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Can habeo introduce a relative clause of purpose?

In Cicero's letter to Atticus from November 68 BC, he writes this: Porrō autem neque mihi accidit ut habērem quī in Ēpīrum proficīscerētur nequedum tē Athēnīs esse audiēbāmus. This is how I ...
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how 'nunc' is used as a correlative?

I came across this sentence in Jerome's letter to Innocentius: "Nunc mihi ēuānēscentibus terrīs ‘caelum undique et undique pontus’ nunc unda tenebrīs horrēscēns et caecā nocte nimbōrum spūmeī ...
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Omitting a verb when it is the same for both parts of the sentence

The grammar book I'm studying translates the following sentence like this: English: The death is certain, uncertain is the day of death. Latin: Mors certa, dies mortis incerta est. However, I'd ...
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What is the event referred to in this passage from Hermann von dem Busche's Vallum Humanitatis?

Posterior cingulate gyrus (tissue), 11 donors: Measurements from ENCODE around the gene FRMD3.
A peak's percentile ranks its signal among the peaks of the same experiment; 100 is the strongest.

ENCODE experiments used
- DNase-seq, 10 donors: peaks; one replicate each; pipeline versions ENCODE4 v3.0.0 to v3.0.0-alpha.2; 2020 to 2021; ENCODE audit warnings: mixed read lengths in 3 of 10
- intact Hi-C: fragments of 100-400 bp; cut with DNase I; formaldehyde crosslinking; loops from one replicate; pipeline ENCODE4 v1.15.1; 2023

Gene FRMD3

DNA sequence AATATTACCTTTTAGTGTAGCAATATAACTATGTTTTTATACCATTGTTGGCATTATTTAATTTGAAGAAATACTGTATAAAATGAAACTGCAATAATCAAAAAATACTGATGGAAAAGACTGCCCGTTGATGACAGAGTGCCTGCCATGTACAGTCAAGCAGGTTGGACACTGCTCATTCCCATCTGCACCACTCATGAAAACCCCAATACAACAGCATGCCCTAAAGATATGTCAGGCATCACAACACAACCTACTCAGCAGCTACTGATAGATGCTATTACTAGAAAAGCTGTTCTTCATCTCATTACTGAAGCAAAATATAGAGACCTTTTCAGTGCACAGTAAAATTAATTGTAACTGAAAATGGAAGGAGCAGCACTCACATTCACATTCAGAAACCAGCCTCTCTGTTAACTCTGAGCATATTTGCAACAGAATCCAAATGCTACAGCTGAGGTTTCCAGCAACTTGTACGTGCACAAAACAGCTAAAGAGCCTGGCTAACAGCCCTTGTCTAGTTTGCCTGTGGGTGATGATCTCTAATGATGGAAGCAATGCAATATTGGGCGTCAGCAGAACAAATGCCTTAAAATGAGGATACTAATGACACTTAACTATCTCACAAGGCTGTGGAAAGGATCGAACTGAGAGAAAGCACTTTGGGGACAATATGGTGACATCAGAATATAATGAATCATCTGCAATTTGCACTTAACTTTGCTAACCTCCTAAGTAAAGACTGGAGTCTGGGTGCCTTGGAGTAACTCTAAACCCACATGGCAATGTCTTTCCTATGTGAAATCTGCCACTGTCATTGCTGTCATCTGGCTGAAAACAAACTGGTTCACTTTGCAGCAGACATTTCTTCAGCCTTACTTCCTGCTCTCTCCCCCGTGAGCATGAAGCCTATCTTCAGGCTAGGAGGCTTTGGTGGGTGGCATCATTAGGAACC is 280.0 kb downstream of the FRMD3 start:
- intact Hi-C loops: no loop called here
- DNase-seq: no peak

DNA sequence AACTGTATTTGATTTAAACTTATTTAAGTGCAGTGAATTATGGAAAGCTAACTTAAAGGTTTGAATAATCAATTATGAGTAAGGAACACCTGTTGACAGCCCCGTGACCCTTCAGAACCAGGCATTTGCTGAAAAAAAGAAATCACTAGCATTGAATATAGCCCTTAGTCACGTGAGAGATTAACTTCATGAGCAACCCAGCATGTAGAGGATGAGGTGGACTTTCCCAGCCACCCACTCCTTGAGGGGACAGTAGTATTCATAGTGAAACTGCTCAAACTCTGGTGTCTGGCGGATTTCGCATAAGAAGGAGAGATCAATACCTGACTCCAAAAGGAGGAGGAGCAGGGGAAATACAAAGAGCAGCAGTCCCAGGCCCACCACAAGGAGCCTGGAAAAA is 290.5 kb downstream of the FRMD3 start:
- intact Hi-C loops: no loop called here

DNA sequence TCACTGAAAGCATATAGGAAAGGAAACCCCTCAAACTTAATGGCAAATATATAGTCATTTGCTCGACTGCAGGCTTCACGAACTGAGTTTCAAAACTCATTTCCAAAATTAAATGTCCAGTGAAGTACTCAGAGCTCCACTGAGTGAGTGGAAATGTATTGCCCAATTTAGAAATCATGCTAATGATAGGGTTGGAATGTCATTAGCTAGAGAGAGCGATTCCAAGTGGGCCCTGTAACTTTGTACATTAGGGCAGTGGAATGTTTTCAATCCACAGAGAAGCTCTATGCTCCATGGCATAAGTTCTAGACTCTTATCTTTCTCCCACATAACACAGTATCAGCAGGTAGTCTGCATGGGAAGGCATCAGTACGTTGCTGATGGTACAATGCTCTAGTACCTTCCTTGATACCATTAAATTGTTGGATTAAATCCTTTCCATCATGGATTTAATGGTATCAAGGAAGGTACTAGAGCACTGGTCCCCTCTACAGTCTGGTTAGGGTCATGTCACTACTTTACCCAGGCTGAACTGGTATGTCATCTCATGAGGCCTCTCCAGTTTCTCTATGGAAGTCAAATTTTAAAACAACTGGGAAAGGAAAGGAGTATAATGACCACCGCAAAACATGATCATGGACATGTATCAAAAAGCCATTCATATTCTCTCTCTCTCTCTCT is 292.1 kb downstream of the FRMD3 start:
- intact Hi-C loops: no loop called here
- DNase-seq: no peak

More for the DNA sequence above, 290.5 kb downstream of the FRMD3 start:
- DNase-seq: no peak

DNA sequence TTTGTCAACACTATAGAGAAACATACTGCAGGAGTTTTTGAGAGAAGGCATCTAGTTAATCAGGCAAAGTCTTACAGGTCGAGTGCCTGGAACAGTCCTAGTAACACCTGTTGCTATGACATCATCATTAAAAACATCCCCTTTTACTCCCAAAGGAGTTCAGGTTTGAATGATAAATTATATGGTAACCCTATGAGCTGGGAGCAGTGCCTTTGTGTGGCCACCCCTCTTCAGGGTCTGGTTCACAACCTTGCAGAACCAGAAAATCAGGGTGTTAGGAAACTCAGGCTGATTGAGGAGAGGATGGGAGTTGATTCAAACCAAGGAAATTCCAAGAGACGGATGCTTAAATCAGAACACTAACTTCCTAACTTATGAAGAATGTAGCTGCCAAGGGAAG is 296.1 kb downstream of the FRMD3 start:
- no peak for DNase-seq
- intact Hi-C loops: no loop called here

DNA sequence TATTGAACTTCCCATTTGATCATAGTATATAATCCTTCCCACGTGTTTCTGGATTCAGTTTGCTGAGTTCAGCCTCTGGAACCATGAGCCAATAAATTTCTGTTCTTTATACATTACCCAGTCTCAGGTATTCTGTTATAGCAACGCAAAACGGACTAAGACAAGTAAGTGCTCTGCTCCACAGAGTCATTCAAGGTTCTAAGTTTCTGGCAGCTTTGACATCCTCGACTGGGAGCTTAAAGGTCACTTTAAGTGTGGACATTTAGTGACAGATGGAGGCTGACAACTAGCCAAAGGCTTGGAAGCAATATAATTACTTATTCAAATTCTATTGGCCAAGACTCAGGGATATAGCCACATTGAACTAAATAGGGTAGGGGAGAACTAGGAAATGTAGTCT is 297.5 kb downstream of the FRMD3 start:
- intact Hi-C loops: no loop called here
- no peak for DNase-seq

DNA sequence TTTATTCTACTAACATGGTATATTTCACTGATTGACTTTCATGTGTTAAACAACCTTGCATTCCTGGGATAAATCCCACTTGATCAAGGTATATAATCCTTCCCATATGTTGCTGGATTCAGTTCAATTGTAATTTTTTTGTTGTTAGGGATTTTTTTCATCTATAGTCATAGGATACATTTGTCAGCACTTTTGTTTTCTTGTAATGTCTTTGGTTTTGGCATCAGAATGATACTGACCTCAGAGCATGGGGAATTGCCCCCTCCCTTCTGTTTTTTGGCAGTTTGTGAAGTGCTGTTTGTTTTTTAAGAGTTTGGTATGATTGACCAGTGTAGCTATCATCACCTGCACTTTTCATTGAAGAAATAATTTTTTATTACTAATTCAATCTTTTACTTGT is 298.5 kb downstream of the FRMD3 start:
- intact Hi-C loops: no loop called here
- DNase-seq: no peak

In Hermann von dem Busche's Vallum Humanitatis, a spirited defense of renaissance humanism against scholastics at the University of Cologne, I have come across a puzzling passage. Ecce tibi, quam ...
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Preposition preceding a verb [duplicate]

i came across this sentence in Orberg's book: "Quid inest in saccis?" Or "Ecce iulius ad villam advenit." My question is that why there are aditional prepositions, namely another &...
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Analysing syntax: What are the main clauses in these two Latin sentences from "Brevarium" by Eutropius?

everyone. Here are the sentences and my thoughts about them: 1: Is veniens eodem itinere, quo etiam Hannibal venerat a consulibus Ap. Claudio Nerone et M. Livio Salinatore apud Senam, Piceni civitatem,...
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1 answer
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Analyzing syntax: "Interea ad Hispanias...annos natus quattuor et viginti..." The sentence is from the Late Latin book "Brevarium" by Eutropius